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on June 12, 2017
So much space for activities and storage! We (a couple) purchased this tent as an upgrade from a four person tent for week-long music festivals. Being able to stand up in our tent makes a BIG difference, especially when it's raining and you want to keep your wet shoes/items as far from the air mattress as you can! We set up our tent before our camping trip and sprayed some waterproofing spray on it. Forgot to put seam sealer on it. It rained while we camped and the tent didn't have a single leak! There were a couple small puddles in some corners but that's mainly from the condensation that occurs from body heat/breath during the night. The tent has great ventilation, lots of room for a full size air mattress, and kept us comfortable throughout our trip! Setup took 10-15 minutes after our initial test run before the camping trip. It's possible for one person to set up the tent but it'll take some precise finessing to keep the tent rods oriented. I've seen a lot of reviews here about tent tabs/loops tearing but we didn't experience anything like that. We just didn't force the tent fabric during setup and were very careful. We also read the instructions in full and made sure we understood them before we began assembly.
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on June 24, 2017
We camped with this tent several times last summer (2016) and we are on our currently camping for the first time in 2017.

The tent goes up with relative ease. I'm a 5 foot tall woman and I usually put it up alone. It takes about 20-30 to set it up alone. Probably half that with a helpful partner.

Our current conditions are less than ideal...it is, in fact, pouring rain. Most stuff stayed dry, but water did get in around the edges of the tent, with quite a bit coming in on one side. I still think it's a good tent, but if there's any threat of rain, I'd suggest layering tarps underneath so that the bottom of the tent is completely off the ground. I think we'd still have gotten water in, but I don't think it would have been as bad. The rain fly held up beautifully, though, no leaks from above at all.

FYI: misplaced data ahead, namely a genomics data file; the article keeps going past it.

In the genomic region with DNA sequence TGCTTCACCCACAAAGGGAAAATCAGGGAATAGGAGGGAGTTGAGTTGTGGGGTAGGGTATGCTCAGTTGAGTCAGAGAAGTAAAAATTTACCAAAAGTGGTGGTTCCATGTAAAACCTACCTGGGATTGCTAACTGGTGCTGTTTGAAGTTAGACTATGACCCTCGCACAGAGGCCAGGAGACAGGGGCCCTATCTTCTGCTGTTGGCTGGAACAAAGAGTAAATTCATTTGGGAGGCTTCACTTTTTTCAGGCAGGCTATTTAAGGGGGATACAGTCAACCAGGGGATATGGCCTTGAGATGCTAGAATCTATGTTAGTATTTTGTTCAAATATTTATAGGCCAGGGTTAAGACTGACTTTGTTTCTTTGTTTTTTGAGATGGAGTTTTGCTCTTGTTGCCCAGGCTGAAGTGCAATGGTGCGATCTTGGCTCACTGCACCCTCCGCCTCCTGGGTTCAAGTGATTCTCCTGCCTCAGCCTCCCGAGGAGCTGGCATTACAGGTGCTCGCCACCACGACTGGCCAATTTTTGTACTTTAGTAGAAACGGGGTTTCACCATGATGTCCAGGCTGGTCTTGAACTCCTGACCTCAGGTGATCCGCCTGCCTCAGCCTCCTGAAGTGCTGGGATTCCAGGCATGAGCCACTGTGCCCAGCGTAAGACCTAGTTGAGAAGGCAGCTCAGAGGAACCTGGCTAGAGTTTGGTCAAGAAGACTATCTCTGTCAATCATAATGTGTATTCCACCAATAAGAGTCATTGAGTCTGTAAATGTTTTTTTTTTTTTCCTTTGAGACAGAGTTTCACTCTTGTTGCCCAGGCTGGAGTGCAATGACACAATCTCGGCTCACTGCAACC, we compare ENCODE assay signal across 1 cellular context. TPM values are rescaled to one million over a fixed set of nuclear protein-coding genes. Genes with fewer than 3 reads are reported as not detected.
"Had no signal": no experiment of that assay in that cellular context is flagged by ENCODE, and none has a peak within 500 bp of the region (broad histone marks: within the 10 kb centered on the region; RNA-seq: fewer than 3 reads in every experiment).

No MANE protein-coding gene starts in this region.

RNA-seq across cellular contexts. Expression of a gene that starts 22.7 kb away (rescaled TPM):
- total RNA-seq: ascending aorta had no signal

We put 2 queen air mattresses in, with plenty of room in the middle to stow gear.

Overall, it's a great tent that I would totally recommend, just take precautions in the rain.
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on August 13, 2015
I received this tent about a week ago knowing full well it would be used right away. Though it was an eight person tent, I was the only one sleeping in it but I needed the extra room for my cot and all of my gear. The time of year is mid summer so I thought this tent would be perfect.
When the tent came, I opened the item right away to take inventory and to do a test assembly in the field across from my home. Please understand I do not do have a lot of current camping experience but I have had experience over the years and thought it should be pretty straight forward. The tent includes the tent, rainfly, stakes and poles all enclosed with instructions in a zippered bag. The tent instructions say that it would be better if a second person was available to help erect the tent. There was no second person included so I did it solo. It takes some patience but it can be done. Don't get ahead of yourself, follow the steps and complete them one at a time and you'll have success even if you are solo. The hardest part is the initial raising and placing of the main support poles. If you first secure the main poles (one at a time) on the side opposite the door, you'll find it a bit easier as you can stand inside the door (if it is zipped open,) allowing you to be closer to the center of the roof as it is raised. After that, everything is a bit easier. Side poles come next and then clip and secure everything.
You may find that the zippers on the front door are under a bit of tension. I found that if I used the top zipper to close half the door and the lower zipper to close the lower half, it opened and closed much easier than if you used one zipper to do the whole door. Also, you'll find if you leave the internal door window unzipped (open), the door zippers work easier. One of the back window zippers kept loosing it's lanyard as the metal tang on the zipper wedge seemed a bit too open to keep the cord in place so I simple took my uni-tool pliers and gave it a gentle squeeze closing the loop and thus holding the lanyard more securely. No failure on the zippers thus far.
The floor is a Tyvec type material and a “tub” type design. It seemed fairly rugged but I stilled used a tarp ground cloth as a good foundation. My cot has 6 legs and in four days never left as much as even an impression on the floor. I did have a thorn or two pierce the floor while camping, my fault for not making sure the ground was completely clear. But it did serve as a reminder that even though it may look rugged, you can still easily put a hole in it.